Im sorry, there is no sane argument for doing this trick in a paid performance.

Unless, and this is important, you have worked out a method that's impressive for EVERY CARD AT EVERY POSTITION. If you find the card and then try to figure out what to do with it, Ide be gald to follow you in a performance.

Now, I DO like mike closes the trick that CAN be explained, which is similar but much, much stronger.

This test your ability to think on the spot, estimate, rewards you for your knowledge of card magic, but is much better then vernons.
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Logan
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Personally, when I read the text on it, I was like, "Does this really work?"

I mean, how much can you rely on chance, probability and showmanship to pull you thru an effect?

I guess since I've never tried it I wouldn't know.

One thing's for sure though, it would DEFINITELY be an exercise and a test of showmanship and wits everytime one executes it.

I would like to hear though people's experience with this effect. What's the BEST and WORST you've ever gotten out of this effect?
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10cardsdown
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Maybe you "can't be polished" when jazzin', but I and many others can. Don't underestimate others just because it's not your cup of tea. Smile
Nik_Mikas
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It's technically impossible to be consistantly polished while jazzing as jazz magic is making stuff up as you go along. Perhaps after jazzing for a certain amount of time you will start to develope routines that stick, and you only change small parts each time you do it (such as the control involved, or something to that effect). But then you aren't really jazzing, as you know what you are doing.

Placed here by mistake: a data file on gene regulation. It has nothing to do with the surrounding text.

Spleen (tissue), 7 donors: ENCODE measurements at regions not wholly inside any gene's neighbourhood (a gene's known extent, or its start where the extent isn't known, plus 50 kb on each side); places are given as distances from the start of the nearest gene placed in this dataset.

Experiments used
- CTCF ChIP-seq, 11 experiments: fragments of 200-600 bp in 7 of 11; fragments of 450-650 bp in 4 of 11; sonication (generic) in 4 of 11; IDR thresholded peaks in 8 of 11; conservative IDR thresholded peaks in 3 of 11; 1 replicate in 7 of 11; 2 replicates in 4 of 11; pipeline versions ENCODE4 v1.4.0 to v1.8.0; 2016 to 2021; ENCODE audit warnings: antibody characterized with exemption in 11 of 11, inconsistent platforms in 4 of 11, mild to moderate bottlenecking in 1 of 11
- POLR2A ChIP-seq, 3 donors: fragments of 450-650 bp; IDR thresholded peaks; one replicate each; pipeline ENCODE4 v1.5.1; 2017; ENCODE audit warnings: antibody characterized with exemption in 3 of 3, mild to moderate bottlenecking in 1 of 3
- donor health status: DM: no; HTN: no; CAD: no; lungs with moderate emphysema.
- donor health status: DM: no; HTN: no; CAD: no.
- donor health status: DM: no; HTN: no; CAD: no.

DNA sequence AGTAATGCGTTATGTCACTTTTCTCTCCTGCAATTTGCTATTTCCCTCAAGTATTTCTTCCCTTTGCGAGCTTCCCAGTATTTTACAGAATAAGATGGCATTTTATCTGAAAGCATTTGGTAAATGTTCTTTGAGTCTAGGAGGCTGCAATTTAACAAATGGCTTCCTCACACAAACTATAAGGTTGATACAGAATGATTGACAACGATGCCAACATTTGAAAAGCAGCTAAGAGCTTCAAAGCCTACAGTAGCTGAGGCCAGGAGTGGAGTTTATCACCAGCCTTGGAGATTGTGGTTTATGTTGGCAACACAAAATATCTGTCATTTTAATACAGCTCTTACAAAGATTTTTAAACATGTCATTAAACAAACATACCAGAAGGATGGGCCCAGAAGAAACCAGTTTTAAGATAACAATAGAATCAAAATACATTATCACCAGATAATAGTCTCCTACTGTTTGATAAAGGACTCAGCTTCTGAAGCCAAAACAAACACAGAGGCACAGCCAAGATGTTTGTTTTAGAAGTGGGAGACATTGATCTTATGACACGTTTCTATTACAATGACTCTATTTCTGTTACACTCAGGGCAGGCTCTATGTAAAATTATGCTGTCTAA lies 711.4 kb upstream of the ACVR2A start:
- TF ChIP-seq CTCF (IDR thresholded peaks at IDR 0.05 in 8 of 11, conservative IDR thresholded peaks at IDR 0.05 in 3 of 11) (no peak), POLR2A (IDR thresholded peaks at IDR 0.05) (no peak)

It is possible to look like you know what you are doing some of the time (maybe even most of the time), but even then, it's still better to know what you are doing ahead of time. Making stuff up as you go along is doing a diservice to your audiences, who have probably paid you to show them your best rehersed magic routines.

Once again, I see nothing wrong with jazzing very small parts of your routines, as you are still on a set road that has been proven to bring good results. But making stuff up is a no no, especially when something as important as the climax is at stake.
Paul Sherman
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No less a master than Rene Levand said in "Magic of the Soul"

Quote:
The next series of routines appear to be improvisational. They in fact are not, as I never improvise due to the great respect I have for the audience...


I'm inclined to agree with Nordatrax. The reason magicians like Vernon's "Trick That Cannot Be Explained" is because magicians are hung up on method and there is no "method" for Vernon's trick. That's why, as an impossible location, it fools them. We expect tricks to work the same way every time. For a layperson, it's just an impossible location. They don't realize that there's "no method".

I do, however, think that Martin Nash's version of the Hofzinser Ace Problem which uses a "trick that cannot be explained" methodology to locate 3 of the aces is very strong and commercial. That's only because it's woven into a broader routine than your usual "pick a card" trick.

Even in jazz people don't, to my knowledge, improvise entire songs on the spot. They have a song they set out to play and improvise portions of it. I wouldn't expect an entirely improvised song to be very good, so I wouldn't think any better of an entirely improvised magic trick.
"The finished card expert considers nothing too trivial that in any way contributes to his success..." Erdnase



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mattisdx
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I've used the idea a couple of times to produce a totally impossible any card at any number effect from a shuffled deck that I never touched and about crapped my pants when it actually worked Smile
Ben Train
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Quote:
On 2005-06-13 22:07, 10cardsdown wrote:
Maybe you "can't be polished" when jazzin', but I and many others can. Don't underestimate others just because it's not your cup of tea. Smile


I don't believe it.

You and me obviously have a very diffrent deffinition of polised. For me, polished is: "having worked out of aspect of a trick, both presentationally and techiniqually, and having done it to the point where its second nature. Nothing is left to chance in the performance becasue youve prepared for every situation." your definition is?

because if its the same as mine then YOU CAN NEVER BE POLISHED WHILE DOING THE TRICK THAT CANNOT BE EXPLAINED.

Again, Ill mention mike closes version, which is wonderfull.

I mean no disrespect, and I am hounestly intregued with this topic, as its a "trick" I spen a long time working on.